BE: It's very, very funny. So, do you ever get tired of hearing people whistle "Sweet Georgia Brown" to you?
CN: Oh, no, no. There is no reason to. No, I love it; it's just a part of me, you know. Hey, you know, we've got another showman over there named Paul Gaffney. I don't know if you've heard of him or not.
BE: I've heard the name, I think, yeah.
CN: Well, he's a showman. We have, like, two units – east coast and west coast – and he's been involved over 15 years, so he's very exciting. And there's another guy by the name of Eugene Edgerson. Are you in Phoenix?
BE: No, actually, I'm in Norfolk, Virginia.
CN: Oh, you're in Norfolk? We use to play at the Scope!
BE: Absolutely you did; many, many times.
CN: Yeah! But, anyway, this kid went to the University of Arizona, and he and I have been doing public relations together, you know, and he's a wonderful guy. He weighs about 250, 6-7 and he's got an afro about three feet tall. (laughing) So he's an inspiration to the team, and to me, too, because he is very articulate and he does a good job.
BE: Do you still tour with them, even though you're retired? Like, on the sidelines or whatever?
CN: I did up in Sacramento, when they opened the season up, and then last week I was in Kansas City for a few games. And now I'm in Phoenix, doing some public relations, because they are playing tonight and tomorrow. And then I go off to San Jose next week, and Los Angeles. So it's bits and pieces, because I work for other companies, too.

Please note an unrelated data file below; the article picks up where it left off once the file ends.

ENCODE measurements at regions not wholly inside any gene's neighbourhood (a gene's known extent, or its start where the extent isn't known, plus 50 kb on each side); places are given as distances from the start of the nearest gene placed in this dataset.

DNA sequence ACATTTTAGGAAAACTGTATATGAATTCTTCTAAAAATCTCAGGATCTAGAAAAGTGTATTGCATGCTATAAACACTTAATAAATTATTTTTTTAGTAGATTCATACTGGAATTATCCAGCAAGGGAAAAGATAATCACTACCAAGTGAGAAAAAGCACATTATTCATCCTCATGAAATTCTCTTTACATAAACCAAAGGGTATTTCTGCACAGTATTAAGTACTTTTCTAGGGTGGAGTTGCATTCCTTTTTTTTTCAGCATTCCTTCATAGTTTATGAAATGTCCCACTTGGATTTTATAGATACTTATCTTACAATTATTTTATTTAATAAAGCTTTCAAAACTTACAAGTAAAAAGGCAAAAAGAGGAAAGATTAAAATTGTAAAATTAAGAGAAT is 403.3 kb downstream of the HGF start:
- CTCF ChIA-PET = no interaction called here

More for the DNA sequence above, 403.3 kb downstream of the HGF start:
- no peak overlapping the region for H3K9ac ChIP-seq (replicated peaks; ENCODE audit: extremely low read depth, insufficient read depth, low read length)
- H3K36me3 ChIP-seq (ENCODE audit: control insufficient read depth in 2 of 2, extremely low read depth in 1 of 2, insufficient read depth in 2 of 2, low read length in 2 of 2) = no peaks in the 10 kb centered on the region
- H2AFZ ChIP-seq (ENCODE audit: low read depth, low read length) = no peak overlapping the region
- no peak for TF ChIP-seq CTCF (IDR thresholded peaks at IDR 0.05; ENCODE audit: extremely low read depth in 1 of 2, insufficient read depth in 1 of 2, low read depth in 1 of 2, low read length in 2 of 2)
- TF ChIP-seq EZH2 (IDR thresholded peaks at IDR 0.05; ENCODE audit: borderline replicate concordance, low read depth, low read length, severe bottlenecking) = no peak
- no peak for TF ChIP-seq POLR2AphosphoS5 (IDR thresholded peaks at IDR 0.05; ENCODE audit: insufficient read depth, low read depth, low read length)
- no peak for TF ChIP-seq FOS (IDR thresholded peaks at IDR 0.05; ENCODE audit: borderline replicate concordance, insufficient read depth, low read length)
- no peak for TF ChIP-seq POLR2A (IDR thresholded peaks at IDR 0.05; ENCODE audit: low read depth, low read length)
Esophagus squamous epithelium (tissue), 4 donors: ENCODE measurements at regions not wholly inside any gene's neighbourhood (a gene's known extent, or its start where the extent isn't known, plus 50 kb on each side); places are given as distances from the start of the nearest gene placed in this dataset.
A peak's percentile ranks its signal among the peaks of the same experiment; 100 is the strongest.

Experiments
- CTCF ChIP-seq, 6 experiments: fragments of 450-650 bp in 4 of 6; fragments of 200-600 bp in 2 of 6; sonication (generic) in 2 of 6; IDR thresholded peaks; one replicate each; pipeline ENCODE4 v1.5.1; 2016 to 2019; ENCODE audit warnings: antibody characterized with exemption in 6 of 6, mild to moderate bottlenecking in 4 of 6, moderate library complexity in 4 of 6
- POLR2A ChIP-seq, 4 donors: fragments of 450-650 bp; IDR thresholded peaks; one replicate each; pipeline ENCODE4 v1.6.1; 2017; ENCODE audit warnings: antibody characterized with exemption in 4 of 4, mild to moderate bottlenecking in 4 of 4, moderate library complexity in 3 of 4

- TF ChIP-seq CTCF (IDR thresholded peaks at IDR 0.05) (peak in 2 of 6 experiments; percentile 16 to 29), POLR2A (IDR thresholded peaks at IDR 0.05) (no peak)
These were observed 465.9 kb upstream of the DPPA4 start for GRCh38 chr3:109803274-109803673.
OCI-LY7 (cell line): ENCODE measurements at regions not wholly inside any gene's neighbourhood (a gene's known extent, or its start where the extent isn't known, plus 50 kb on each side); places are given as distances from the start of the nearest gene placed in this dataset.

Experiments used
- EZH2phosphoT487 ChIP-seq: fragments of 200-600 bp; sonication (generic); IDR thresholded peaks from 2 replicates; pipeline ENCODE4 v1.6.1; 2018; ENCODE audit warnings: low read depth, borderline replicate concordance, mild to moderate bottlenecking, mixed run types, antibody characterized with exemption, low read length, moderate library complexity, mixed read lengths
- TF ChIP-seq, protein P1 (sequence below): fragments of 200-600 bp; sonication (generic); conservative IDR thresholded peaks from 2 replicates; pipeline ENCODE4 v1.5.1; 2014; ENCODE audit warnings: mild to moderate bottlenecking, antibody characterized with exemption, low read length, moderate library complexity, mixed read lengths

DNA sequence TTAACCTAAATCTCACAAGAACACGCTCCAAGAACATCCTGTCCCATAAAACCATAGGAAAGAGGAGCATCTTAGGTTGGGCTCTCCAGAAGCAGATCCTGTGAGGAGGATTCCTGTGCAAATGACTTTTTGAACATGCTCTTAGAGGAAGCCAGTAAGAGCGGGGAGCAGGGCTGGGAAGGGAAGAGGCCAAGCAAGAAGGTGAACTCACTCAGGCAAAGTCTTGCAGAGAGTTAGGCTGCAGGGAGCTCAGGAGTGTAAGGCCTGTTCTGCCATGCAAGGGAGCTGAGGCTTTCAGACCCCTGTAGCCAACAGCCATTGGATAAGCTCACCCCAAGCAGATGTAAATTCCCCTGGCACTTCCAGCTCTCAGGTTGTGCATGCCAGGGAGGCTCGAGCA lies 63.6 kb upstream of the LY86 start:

BE: Well, if you want to come out to Norfolk, y'all are playing here at the end of February.
CN: I would love to come to Norfolk. I have some good memories from there. I remember Julius Erving and them use to play there; the old ABA. And "Sweet" Lou Dunbar…I don't know if you know him or not, but he played 24 years for the Globetrotters and went to the University of Houston, so he's one of the legendary Globetrotters who will be there in San Jose with me. If he's in Norfolk, too, take care of him!
BE: Excellent. Alright, well, I will try and keep you on your schedule…although I guess that's pretty well shot now, anyway!
CN: I look forward to seeing you, Will.
BE: Absolutely. Great talking to you, and congratulations.
CN: Alright. Thank you. Great talking to you, and God bless!